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Author Topic: can child support be denied  (Read 11280 times)

wendl

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RE: can child support be denied
« Reply #20 on: Oct 05, 2004, 07:06:08 AM »
Welcome to the wonderful life of being a ncp.

On that note, when was your last cs order done, was it based when you made more $ and did you show proof of what you make??

If you income has reduced since you last cs order, then file a modification in court or go find a cs calculator to see if based on  your income it would reduce.

Also even if you cannot afford the entire cs amount each month and if they are not garnishing your check, try to pay what you can, many ncp can't afford their current support order and they attempt to pay what they can, others live off of mac and cheese in order to pay support.

It sucks how they determine how much you need to pay for support, many here are in the same situation.




Kitty C.

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RE: www.supportguidelines.com
« Reply #21 on: Oct 05, 2004, 08:11:18 AM »
Maybe the reason why I can't take you seriously is because this same story has been told too many times to count by other NCP's........mainly FATHERS.

MB gave good advice.....get on your system and crunch the numbers.  So you're working 2 jobs.........that's common for NCP's.  DH does it as well.  He works for a railroad and is gone ALL week, just to come home and work practically all weekend at a friend's shop.  The last time we went ANYWHERE was our 5 day camping vacation back in July......before that, I can't remember.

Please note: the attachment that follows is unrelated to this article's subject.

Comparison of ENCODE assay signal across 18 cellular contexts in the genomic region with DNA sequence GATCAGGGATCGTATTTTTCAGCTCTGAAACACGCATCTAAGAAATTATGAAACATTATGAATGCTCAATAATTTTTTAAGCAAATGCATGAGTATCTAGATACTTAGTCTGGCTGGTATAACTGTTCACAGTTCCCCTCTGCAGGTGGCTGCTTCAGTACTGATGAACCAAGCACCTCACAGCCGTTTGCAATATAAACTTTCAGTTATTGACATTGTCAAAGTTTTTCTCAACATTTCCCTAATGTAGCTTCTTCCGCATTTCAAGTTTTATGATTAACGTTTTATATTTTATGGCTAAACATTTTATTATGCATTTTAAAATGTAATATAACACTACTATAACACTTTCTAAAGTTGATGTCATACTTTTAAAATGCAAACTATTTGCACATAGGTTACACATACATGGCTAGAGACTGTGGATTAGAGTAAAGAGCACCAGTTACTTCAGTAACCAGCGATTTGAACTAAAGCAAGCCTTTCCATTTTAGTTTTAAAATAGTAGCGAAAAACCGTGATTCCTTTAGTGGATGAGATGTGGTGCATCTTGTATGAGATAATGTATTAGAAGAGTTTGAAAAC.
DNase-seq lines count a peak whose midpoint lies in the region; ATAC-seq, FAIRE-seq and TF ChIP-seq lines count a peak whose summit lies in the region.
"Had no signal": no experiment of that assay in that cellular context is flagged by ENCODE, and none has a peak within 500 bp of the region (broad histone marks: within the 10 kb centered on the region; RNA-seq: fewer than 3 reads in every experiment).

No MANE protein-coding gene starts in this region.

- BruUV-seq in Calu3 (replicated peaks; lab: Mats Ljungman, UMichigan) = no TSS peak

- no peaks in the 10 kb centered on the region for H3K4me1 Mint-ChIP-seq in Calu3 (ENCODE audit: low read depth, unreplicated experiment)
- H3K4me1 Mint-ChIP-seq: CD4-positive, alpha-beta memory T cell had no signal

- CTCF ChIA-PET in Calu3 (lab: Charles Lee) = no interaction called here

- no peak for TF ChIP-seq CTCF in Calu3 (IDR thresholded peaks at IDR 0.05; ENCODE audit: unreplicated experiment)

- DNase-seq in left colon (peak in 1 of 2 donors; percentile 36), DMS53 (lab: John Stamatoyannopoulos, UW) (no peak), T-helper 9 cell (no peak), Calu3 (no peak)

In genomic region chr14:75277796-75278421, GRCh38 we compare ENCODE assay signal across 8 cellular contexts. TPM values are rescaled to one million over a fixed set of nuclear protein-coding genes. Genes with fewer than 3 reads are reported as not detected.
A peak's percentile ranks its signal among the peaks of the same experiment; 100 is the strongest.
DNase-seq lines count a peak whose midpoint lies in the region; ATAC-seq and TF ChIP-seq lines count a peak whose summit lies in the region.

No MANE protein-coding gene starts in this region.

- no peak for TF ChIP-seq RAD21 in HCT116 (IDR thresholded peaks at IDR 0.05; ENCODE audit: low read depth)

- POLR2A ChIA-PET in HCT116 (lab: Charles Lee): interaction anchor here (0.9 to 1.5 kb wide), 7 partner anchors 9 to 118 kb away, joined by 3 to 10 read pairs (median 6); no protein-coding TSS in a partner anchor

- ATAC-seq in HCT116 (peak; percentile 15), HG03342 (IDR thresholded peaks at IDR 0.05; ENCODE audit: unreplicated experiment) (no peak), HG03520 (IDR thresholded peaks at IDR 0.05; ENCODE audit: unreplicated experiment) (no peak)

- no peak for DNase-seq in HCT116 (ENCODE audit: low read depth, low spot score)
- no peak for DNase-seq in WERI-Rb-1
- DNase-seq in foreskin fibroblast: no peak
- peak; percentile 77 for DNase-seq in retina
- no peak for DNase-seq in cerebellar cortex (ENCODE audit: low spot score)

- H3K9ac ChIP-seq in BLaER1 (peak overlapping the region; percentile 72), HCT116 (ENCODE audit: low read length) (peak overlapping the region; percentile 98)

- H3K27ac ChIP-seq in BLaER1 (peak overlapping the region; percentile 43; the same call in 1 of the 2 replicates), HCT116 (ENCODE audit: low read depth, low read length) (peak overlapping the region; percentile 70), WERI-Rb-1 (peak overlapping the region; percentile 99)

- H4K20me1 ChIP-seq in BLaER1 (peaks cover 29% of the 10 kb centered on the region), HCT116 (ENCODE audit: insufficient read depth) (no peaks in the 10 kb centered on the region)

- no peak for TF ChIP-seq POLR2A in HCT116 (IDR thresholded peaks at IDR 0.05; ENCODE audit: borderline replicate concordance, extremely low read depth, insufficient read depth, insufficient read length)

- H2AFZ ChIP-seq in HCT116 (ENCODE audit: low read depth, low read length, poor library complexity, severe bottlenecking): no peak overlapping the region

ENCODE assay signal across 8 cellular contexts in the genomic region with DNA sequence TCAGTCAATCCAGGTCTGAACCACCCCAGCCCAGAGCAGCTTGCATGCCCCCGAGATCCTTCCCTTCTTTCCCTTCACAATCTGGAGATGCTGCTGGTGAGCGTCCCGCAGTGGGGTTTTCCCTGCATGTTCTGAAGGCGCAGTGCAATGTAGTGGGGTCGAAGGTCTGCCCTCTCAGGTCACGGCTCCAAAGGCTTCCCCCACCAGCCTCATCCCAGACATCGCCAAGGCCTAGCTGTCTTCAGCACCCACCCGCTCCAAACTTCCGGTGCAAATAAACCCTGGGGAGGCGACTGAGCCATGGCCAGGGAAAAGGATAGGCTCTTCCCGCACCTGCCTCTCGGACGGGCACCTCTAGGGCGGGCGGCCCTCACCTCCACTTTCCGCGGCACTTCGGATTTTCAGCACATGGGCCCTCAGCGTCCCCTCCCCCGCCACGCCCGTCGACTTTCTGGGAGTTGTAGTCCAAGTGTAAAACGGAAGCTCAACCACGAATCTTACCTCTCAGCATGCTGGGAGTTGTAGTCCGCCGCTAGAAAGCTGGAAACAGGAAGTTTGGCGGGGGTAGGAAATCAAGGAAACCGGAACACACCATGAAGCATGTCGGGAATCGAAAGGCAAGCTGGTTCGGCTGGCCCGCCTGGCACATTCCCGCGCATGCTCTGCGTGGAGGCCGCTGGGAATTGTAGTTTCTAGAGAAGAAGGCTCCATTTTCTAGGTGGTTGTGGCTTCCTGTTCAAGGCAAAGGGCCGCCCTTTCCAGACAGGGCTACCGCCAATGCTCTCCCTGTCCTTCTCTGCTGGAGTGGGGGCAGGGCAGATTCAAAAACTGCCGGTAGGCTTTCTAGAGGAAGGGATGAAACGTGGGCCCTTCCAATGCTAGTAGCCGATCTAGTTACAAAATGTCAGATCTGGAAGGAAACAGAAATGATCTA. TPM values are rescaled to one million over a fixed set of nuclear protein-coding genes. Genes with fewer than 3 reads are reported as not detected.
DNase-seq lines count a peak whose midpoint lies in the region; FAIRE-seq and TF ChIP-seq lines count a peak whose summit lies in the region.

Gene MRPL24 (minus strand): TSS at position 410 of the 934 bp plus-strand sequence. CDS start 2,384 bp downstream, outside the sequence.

DH had to give up or sell many things when he got divorced.  Including a classic muscle car that would be worth $70-80,000 today.   I have yet to hear of an NCP that doesn't have to.  What I'm saying is that your story is NOT so different from many others.  But they pay because they know it's their financial RESPONSIBILITY.  And it's yours, too.
Handle every stressful situation like a dog........if you can't play with it or eat it, pee on it and walk away.......

POC

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RE: www.supportguidelines.com
« Reply #22 on: Oct 05, 2004, 02:03:50 PM »
Please show evidence that child support is based more upon the needs of children than it is upon expenditures for parents.

Parents pay child support to keep from going to jail. It is not because that money could not be better spent to provide for the needs of their children while they are in their care. Child support leaves kids to go naked, hungry and homeless if they are to spend time with NCP's.

Peanutsdad

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RE: can child support be denied
« Reply #23 on: Oct 05, 2004, 03:21:11 PM »
Ive been the NCP AND now the CP.


I find it truly amusing that I was immediately threatened with consequences if I didnt pony up. I was never late and paid my cs on time, despite what it did to me and my family financially.

My ex on the other hand, has never paid despite a co to pay. She's still running around free as a lark... hmmmm.


As for the original poster, you DO have my sympathy. However, you recieved,, now you pay. Sorry,, that's the current system, and the system you were ok with til you had to pay.

Perhaps you may find time to help legislators see that it needs to change, because, under the current system, you have no choice.

LESLIEONE1

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RE: can child support be denied
« Reply #24 on: Oct 06, 2004, 06:04:00 AM »